United States District Court, E.D. North Carolina, Western Division
MOONRACER, INC. d/b/a SYNAPTIS, Plaintiff,
JORDAN N. COLLARD, Defendant. IT CONVERGENCE, Plaintiff,
MOONRACER, INC. d/b/a SYNAPTIS, Defendant.
TERRENCE W. BOYLE, District Judge.
This cause comes before the Court on plaintiff Synaptis' motion for summary judgment. Also pending is Synaptis' motion to compel deposition, mediation, and for sanctions. The appropriate responses and replies have been filed and the motions are ripe for adjudication. For the reasons discussed below, the motion for summary judgment is granted and the motion to compel is denied.
Synaptis is an information technology company located in Cary, North Carolina. Synaptis provides consulting, support, and training for business related software manufactured by Oracle, called a User Productivity Kit. Synaptis employed Jordan Collard from September 2009 through April 15, 2013, when it terminated Collard's employment. Collard began his employment with Synaptis as a business development manager and left as Vice President of Sales. Collard signed a conditions of employment agreement with Synaptis that contains non-competition, non-solicitation, and confidentiality provisions (non-compete agreement). After leaving Synaptis, Collard took a job in Nevada with IT Convergence, a company which Synaptis contends is a direct competitor.
Synaptis filed the instant action in Wake County Superior Court alleging a claim for breach of contract and seeking a temporary restraining order and preliminary injunction which would prevent Collard from working for IT Convergence or alternatively enforce the non-competition agreement for a period of one year from the date of the injunction. Superior Court Judge Manning denied Synaptis' request for a temporary restraining order and Collard removed the action to this Court under its diversity jurisdiction. 28 U.S.C. § 1332. This Court denied Synaptis' motion for preliminary injunction. In his answer, Collard alleges the following counterclaims against Synaptis: breach of contract; violation of the North Carolina Wage & Hour Act, N.C. Gen.Stat. § 95-25.2(16); breach of implied covenant of good faith and fair dealing; unjust enrichment; tortious interference with contract; and unfair and deceptive trade practices.
IT Convergence filed suit against Synaptis in San Mateo County, California seeking declaratory and injunctive relief and alleging claims for intentional interference with contract and violations of California Business and Professions Code §§ 17200, et seq. That action was removed to the United States District Court for the Northern District of California and was subsequently transferred to this Court in light of the pending litigation between Synaptis and Collard. No. 5:13-CV-852-BO. This Court consolidated both actions by order entered February 20, 2014.
I. MOTION FOR SUMMARY JUDGMENT
Synaptis seeks summary judgment in its favor on all claims against it brought by defendant Jordan Collard and plaintiff IT Convergence. A motion for summary judgment may not be granted unless there are no genuine issues of material fact for trial and the movant is entitled to judgment as a matter of law. Fed.R.Civ.P. 56(a). The moving party bears the initial burden of demonstrating the absence of a genuine issue of material fact. Celotex Corp. v. Catrett, 477 U.S. 317, 323 (1986). If that burden has been met, the non-moving party must then come forward and establish the specific material facts in dispute to survive summary judgment. Matsushita Elec. Indus. Co. v. Zenith Radio Corp., 475 U.S. 574, 588 (1986). In determining whether a genuine issue of material fact exists for trial, a trial court views the evidence and the inferences in the light most favorable to the nonmoving party. Scott v. Harris, 550 U.S. 372, 378 (2007). However, "[t]he mere existence of a scintilla of evidence" in support of the nonmoving party's position is not sufficient to defeat a motion for summary judgment; "there must be evidence on which the [fact finder] could reasonably find for the [nonmoving party]." Anderson v. LibertyLobby, Inc., 477 U.S. 242, 252 (1986). Speculative or conclusory allegations will not suffice. Thompson v. Potomac Elec. Power Co., 312 F.3d 645, 649 (4th Cir. 2002).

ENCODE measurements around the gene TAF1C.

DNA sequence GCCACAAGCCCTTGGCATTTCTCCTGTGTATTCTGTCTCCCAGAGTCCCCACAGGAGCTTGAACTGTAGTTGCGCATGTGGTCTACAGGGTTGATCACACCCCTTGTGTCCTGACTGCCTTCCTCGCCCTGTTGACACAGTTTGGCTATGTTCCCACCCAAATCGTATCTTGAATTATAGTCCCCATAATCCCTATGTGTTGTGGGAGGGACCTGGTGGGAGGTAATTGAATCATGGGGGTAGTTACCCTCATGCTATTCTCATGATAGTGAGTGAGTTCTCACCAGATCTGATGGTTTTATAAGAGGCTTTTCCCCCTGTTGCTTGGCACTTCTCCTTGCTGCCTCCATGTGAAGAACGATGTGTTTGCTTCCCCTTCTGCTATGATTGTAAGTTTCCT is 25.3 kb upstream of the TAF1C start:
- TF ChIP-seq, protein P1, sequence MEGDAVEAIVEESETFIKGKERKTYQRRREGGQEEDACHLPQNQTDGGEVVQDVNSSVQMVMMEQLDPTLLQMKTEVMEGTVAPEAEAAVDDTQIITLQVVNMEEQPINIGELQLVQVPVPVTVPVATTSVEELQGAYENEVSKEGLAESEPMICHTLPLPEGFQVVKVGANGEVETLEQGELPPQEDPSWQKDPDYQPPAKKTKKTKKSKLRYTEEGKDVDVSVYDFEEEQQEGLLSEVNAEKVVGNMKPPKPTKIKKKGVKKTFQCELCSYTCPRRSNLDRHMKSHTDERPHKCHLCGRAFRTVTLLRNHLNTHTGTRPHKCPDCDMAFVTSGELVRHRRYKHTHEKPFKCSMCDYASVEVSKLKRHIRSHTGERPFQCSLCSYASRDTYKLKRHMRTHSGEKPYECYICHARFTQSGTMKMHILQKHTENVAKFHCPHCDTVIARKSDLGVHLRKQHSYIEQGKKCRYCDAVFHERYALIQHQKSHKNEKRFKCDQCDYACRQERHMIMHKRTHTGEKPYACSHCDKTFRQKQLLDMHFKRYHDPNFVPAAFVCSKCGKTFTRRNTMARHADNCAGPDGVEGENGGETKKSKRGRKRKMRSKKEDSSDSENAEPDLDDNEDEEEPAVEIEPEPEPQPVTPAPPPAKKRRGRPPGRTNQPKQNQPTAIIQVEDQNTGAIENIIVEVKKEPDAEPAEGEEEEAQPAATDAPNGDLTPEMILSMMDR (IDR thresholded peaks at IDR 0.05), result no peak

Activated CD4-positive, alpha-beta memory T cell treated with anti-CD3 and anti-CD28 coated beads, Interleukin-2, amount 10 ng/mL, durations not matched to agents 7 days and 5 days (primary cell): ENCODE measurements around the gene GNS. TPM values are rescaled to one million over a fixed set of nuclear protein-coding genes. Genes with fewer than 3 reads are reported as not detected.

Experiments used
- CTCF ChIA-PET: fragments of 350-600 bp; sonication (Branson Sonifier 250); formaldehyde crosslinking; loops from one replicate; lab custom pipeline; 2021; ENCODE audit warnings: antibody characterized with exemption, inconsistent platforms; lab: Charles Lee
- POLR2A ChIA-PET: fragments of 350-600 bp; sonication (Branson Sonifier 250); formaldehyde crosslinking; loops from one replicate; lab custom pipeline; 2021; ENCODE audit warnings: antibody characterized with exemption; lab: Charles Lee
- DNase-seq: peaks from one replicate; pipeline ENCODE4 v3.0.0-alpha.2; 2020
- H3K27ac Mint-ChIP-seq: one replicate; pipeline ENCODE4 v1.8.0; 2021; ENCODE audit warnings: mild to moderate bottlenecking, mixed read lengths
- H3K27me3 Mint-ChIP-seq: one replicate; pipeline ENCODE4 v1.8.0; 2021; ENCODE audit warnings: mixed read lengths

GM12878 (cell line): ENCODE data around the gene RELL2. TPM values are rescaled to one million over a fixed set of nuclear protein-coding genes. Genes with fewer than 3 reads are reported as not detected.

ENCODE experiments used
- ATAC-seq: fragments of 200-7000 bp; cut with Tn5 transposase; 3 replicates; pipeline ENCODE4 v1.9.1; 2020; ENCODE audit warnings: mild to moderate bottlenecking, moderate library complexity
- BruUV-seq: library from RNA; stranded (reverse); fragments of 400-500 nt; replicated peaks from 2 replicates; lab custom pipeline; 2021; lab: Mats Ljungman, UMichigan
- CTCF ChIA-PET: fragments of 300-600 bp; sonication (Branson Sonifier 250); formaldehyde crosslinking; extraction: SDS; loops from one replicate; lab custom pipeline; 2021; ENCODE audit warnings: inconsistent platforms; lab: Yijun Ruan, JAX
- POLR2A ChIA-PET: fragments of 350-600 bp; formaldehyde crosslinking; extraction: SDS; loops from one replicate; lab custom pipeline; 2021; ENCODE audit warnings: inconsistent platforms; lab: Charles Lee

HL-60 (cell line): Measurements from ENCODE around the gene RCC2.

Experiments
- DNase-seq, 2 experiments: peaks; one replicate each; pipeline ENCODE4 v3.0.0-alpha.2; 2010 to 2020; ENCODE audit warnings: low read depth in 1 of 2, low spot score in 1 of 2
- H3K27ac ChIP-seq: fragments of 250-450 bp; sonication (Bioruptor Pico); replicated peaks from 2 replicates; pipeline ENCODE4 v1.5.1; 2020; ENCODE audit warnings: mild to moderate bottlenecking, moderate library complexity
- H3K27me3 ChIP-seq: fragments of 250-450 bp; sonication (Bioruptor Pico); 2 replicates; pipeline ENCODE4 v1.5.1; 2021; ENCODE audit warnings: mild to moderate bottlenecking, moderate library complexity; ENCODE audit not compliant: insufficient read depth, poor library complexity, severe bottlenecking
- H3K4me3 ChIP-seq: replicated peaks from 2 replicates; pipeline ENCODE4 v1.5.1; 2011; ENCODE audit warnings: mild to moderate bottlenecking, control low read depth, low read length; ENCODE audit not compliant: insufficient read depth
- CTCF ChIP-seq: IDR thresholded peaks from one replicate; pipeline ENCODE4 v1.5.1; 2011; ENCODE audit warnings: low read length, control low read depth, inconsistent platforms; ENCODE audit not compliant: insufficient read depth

A. Collard's Counterclaims
Synaptis has demonstrated that it is entitled to summary judgment in its favor on each of Collard's counterclaims.
Collard's first four counterclaims - breach of contract, violation of the North Carolina Wage & Hour Act, breach of implied covenant of good faith and fair dealing, and unjust enrichment - each have to do with Collard's claim that he was not paid for unused accrued vacation time, commissions, and a bonus payment pursuant to the Incentive Bonus Program.
N.C. Gen. Stat § 95-25.12 governs vacation and paid time off and requires that employers notify employees of any policy or practice that requires or results in loss or forfeiture of paid time off or vacation time. N.C. Gen. Stat. § 95-25.7 governs bonuses and commissions, and requires that such wages may not be forfeited unless the employee has been notified. N.C. Gen Stat. § 95-25.13 requires that employers make available, in writing or through a posted notice, their employment practices regarding promised wages.
The Synaptis Policies and Procedures manual, which Collard acknowledged by his signature receiving and reading on September 28, 2009, provides that "[i]n the event of a termination (voluntary or involuntary), unused [paid time off] will be immediately forfeited, and the employee will not receive a payout for unused [paid time off]." [DE 81-3 at 10; 18 of 24]. Synaptis' Fiscal Year 2010 compensation plan, which Collard acknowledged by his signature receiving, provides that "[u]pon termination... [employees] will be paid applicable commissions fully earned and payable as of the termination date for sales for which payments have been collected." [DE 81-3 at 20; 21 of 24]. ...